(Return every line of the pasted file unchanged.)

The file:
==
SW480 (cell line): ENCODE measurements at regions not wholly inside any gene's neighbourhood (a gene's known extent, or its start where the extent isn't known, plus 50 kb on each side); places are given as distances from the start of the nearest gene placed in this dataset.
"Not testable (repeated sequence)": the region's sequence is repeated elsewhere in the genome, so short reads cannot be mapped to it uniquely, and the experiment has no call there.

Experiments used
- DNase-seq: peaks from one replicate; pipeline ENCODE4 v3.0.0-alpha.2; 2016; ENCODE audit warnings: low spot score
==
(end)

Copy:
SW480 (cell line): ENCODE measurements at regions not wholly inside any gene's neighbourhood (a gene's known extent, or its start where the extent isn't known, plus 50 kb on each side); places are given as distances from the start of the nearest gene placed in this dataset.
"Not testable (repeated sequence)": the region's sequence is repeated elsewhere in the genome, so short reads cannot be mapped to it uniquely, and the experiment has no call there.

Experiments used
- DNase-seq: peaks from one replicate; pipeline ENCODE4 v3.0.0-alpha.2; 2016; ENCODE audit warnings: low spot score